Sentence Processing and Psychological Reality

Posting by Ade Tuty Anggriany | 5:07 PM

1. Meaning, Sound, and Syntax Relations in Chomsky’s Grammar
In relating sound and meaning, Chomsky does not begin with the meaning of the sentence nor the sound pattern of the sentence; he begins with the syntax of the sentence. In fact, he starts with the letter S, which, although one might be tempted to interpret it as meaning ‘sentence’. The structures that represent the sound or Phonetic Form (PF) and the meaning or Logical Form (LF) of a sentence are first generated from the syntax, which is activated by the vacuous S. syntax functions independently (‘autonomously’) of meaning and sound. The meaning and sound pattern of a sentence is defined by the function of syntax. In this conception, only syntax is ‘generative’.

2. Why Chomsky’s Grammar is not a Performance Model
For speaker production the true process would involve the ideas of what a person wants to express, and it must end with speech sounds.

In Chomsky’s terminology, this process would begin with something like Logical Form (LF) and end with the Phonetic Form (PF). While, for speaker understanding the true process would involve a reverse ordering. In Chomsky’s terminology, the process would begin with the PF and end with the LF. Chomsky’s grammar could not be used directly as either a model of production or of understanding. Chomsky is aware of this and has long cautioned readers not to interpret his grammar as a kind of performance process. Even though it is neither a model of production nor of understanding, Chomsky has made it an essential part of the performance process. He asserts that his grammar will be used in both the processes of sentence production and understanding. In this regard, the speaker must develop some sort of use rules, heuristics, or strategies so that the grammar can be used for such performance processes.

3. Types of Performance Models
There are two possible basic performance conceptions; the first conception is Resource Grammar Approach, it is also as a ‘componential’ model. Here, the grammar is used as a sort of resource in order that a speaker may engage in the process of producing or understanding sentences. The second conception is Process Grammar Approach. Here, a grammar (or grammars) is itself a process in the production or understanding of sentences.
a. Chomsky’s resource grammar performance model
There are two performance processes to be explained, two sets of use rules are required: one set for production, the other for understanding. Essentially, production performance involves meaning or ideas as input, and speech as output, while understanding involves speech as input and meaning as output. When given input, one of the sets of use rules will interact with the grammar to provide an output.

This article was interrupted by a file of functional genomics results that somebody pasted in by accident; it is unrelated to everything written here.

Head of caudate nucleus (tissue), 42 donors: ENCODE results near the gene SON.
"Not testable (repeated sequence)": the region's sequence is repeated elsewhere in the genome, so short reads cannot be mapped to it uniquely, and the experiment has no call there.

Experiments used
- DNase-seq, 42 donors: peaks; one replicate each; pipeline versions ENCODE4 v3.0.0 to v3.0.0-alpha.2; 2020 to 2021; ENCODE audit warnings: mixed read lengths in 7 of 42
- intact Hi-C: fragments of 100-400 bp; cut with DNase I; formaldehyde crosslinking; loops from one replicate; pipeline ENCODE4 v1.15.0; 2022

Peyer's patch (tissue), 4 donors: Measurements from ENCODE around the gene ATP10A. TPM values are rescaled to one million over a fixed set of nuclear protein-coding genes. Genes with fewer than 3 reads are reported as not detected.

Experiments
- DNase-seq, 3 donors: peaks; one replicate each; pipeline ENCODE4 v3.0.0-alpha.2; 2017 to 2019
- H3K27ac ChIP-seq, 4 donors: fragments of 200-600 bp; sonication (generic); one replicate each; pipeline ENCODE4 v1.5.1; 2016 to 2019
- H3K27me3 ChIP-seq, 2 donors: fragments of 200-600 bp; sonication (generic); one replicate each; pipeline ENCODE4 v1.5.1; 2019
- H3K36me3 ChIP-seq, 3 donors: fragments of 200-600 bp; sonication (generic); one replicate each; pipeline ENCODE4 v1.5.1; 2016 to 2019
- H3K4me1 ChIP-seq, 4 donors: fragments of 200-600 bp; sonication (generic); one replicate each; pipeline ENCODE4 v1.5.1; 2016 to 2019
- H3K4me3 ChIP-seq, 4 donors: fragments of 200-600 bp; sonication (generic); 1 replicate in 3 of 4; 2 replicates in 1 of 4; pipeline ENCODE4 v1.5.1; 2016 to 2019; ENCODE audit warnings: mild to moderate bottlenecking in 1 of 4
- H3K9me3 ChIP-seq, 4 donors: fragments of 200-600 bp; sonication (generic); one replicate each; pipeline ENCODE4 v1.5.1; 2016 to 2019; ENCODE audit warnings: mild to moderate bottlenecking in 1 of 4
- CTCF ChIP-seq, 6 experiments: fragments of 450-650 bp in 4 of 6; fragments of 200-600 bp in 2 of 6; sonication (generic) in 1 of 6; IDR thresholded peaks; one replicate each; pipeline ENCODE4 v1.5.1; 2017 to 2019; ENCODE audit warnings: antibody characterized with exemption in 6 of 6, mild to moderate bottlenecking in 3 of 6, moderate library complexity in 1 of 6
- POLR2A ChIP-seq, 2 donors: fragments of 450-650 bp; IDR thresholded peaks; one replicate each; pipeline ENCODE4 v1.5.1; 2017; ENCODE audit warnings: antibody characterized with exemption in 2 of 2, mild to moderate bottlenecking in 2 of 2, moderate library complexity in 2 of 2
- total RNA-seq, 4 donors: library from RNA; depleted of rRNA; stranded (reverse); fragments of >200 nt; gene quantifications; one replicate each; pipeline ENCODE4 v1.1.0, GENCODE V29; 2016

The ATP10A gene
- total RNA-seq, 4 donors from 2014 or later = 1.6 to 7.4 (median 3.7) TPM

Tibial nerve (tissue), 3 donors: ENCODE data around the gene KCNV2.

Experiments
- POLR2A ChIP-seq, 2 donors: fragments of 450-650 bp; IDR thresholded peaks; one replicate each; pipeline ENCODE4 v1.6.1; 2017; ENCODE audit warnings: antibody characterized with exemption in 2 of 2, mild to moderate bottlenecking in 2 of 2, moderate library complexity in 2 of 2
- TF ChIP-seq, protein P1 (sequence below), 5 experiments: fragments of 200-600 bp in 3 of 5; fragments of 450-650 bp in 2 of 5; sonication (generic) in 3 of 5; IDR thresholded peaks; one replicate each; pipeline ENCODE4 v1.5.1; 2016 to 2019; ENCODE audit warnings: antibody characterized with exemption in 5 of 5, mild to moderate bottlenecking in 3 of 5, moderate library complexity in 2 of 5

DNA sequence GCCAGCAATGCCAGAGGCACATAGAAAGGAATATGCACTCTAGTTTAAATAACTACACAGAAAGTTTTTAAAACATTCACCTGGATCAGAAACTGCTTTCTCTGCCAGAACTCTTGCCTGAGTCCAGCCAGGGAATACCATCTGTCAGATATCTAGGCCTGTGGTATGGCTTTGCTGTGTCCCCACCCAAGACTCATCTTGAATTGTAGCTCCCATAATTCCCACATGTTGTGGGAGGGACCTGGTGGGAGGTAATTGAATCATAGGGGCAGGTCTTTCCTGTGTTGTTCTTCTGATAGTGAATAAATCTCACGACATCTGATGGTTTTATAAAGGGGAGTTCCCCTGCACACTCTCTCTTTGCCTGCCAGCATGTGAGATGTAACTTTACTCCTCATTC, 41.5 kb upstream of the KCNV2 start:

b. A process grammar performance model
There are type of grammars that are part of the process itself - for example, the semantic-based grammars (Functional Grammar, mainly derived from Generative Semantics Grammar) and psychological process grammars (Cognitive Grammar). The semantic-based grammars could serve directly as models of sentence production since they take the meaning of the sentence as input and provide the sound pattern of the sentence as output. However, to suppose that a speaker would actually go step by step through such a grammar to produce a sentence is doubtful.
c. No workable performance model yet with Chomsky’s grammar
There are two distinct possibilities why Chomsky’s grammar is no workable performance model. Either psycholinguists are not smart enough to create a workable model, or, there is something wrong with Chomsky’s conception of grammar such that a performance model cannot be devised.

4. Some Features of Sentence Production and Understanding
a. Explaining the speed of conversations
Speed is made possible by a speaker or hearer having knowledge and strategies that often enable one to jump directly from meaning to sound and vice versa without the mediation of syntax in the process of understanding and producing sentence. For example, in production, because the production of a sentence involves the output of words in a linier order. In this respect, familiar phrases and sentence are especially useful.
b. Some features of sentence production
The aim of the production process is to provide a set of sounds for the thought that the speaker wishes to convey. There are some features of sentence production: